Innovation That Matters

Garlic extract cuts back on cows' methane gas


Mention greenhouse gases, and most people think of cars. The reality, however, is that more than 20 percent of such gases around the globe come not from machines but from cows—specifically, the 500 billion liters of methane gas that get emitted by the world’s billion or so cows every day. That’s more than what’s produced by all the cars, planes, ships and trucks on the planet, but Mootral, a small UK startup, may just have found a solution. Working with Welsh company Neem Biotech, Mootral (a pun based on “moo” and carbon neu-“tral”) has developed a unique feed additive for livestock that reduces cows’ methane emissions by at least 25 percent. Methane is a gas reportedly some 22 times more potent than carbon dioxide, but Mootral’s garlic-based extract is a natural antibiotic that fights bacteria in the stomachs of cows and sheep to dramatically reduce its production. In fact, Mootral estimates that it can reduce cow emissions enough to generate GBP 30 per cow of carbon credit per year; all together, that would amount to a carbon credit market potential of more than GBP 30 billion per year, it says. Neem Biotech is already producing the additive—based on a substance called allicin—on a commercial scale, which could be particularly useful now that countries including Estonia, Denmark and Ireland are considering or have implemented an emissions tax for farmers on a “per ruminant capita” basis, according to a report in the Financial Times. Mootral was shortlisted this summer in the Financial Times Climate Challenge; more recently, it’s one of six finalists in the Dutch Lottery’s annual Green Challenge competition, the results of which will be announced this week during PICNIC’09. Mootral is currently undergoing final dosage tests, with plans to launch a sample test at the United Nations Framework Convention on Climate Change (UNFCCC) Copenhagen Summit this December. One to get involved in early…? Spotted by: PICNIC Amsterdam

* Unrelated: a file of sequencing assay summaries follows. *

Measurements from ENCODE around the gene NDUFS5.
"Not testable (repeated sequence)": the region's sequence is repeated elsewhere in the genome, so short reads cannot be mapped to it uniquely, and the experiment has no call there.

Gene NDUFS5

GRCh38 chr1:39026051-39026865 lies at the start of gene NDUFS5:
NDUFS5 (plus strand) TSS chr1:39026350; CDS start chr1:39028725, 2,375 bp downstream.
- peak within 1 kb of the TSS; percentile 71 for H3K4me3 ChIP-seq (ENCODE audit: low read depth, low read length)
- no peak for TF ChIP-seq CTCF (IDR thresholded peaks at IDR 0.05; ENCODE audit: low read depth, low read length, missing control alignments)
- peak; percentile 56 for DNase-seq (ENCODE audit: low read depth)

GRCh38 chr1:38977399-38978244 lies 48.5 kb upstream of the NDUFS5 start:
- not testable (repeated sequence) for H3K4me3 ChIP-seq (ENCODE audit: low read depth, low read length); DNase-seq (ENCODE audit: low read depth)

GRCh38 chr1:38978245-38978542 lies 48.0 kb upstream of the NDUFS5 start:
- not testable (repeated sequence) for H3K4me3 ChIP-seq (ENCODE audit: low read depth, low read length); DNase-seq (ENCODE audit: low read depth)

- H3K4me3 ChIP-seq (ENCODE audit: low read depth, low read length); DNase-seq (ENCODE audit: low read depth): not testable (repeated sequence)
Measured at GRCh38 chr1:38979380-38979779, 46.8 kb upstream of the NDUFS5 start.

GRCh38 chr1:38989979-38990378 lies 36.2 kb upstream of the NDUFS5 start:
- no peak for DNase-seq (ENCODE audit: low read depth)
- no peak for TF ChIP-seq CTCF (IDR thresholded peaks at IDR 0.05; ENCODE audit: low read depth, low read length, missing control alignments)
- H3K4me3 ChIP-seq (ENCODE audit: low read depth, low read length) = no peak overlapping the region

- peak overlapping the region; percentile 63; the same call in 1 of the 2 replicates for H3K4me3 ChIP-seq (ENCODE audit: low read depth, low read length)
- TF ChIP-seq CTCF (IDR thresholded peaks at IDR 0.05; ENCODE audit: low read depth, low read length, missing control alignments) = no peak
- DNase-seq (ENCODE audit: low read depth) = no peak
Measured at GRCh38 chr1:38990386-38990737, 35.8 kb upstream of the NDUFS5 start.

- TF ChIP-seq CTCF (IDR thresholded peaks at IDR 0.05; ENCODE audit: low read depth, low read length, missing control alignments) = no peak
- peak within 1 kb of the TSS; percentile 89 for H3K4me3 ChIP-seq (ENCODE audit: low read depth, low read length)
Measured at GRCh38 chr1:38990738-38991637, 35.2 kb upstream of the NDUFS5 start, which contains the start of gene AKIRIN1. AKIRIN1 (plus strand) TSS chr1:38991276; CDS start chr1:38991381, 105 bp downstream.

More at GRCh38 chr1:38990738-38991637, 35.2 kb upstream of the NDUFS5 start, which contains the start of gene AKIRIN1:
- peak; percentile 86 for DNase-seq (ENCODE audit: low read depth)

Download PDF